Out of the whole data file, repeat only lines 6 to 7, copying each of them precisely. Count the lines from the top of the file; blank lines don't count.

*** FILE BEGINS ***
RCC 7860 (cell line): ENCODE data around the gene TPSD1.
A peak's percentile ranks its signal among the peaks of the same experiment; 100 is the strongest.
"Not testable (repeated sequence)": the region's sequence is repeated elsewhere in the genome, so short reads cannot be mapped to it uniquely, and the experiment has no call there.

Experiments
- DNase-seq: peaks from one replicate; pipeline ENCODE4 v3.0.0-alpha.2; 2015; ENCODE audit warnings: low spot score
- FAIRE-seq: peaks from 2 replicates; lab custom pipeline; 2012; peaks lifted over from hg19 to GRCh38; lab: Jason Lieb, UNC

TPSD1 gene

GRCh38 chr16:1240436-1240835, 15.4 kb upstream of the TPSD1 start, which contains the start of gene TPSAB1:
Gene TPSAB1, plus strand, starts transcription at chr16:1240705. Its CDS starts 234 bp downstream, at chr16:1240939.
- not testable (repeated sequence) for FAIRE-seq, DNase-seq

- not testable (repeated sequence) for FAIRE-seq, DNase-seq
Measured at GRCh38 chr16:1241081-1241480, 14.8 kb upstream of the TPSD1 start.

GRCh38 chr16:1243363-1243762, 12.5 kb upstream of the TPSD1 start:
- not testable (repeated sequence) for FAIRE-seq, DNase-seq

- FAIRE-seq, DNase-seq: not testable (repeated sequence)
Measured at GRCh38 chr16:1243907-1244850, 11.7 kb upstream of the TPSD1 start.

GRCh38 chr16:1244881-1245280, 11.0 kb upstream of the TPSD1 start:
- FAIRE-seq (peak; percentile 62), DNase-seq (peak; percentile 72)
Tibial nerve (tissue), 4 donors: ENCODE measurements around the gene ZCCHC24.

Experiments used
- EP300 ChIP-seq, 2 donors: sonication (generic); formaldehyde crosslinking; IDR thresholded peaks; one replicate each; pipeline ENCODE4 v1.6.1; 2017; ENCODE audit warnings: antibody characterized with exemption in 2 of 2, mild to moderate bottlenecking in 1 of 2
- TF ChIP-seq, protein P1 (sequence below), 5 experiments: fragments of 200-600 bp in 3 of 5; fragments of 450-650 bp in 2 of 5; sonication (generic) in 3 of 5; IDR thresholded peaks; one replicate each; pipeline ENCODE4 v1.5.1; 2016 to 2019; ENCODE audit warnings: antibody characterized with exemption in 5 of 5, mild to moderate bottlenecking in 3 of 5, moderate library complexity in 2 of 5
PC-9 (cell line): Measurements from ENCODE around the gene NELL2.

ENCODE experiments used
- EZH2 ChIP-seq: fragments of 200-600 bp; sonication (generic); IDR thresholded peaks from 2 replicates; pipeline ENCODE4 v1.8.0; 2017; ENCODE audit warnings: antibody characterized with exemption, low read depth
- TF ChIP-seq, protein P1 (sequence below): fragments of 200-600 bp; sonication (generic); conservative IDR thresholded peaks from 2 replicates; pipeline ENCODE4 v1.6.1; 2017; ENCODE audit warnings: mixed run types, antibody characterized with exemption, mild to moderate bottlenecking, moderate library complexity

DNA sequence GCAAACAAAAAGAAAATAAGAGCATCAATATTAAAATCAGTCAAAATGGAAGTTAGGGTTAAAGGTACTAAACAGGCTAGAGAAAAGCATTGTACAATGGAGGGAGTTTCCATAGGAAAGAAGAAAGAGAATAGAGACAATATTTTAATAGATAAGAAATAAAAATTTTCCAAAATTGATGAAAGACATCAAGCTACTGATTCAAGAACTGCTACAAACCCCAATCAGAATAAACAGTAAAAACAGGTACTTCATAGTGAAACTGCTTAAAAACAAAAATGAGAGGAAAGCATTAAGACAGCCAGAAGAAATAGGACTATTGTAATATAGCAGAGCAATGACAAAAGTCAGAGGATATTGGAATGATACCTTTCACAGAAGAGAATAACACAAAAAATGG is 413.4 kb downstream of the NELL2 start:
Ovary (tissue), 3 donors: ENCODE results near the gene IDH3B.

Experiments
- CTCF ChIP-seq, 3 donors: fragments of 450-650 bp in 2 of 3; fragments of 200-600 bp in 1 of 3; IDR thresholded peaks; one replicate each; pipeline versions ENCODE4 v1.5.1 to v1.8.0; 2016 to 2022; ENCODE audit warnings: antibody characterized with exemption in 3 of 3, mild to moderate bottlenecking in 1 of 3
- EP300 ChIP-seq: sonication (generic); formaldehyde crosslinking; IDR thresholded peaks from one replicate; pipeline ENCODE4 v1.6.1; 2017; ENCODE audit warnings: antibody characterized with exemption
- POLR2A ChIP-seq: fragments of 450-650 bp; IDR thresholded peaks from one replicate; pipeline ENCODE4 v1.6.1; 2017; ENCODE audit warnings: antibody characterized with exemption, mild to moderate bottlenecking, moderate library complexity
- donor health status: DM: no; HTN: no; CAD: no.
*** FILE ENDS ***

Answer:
- FAIRE-seq: peaks from 2 replicates; lab custom pipeline; 2012; peaks lifted over from hg19 to GRCh38; lab: Jason Lieb, UNC

TPSD1 gene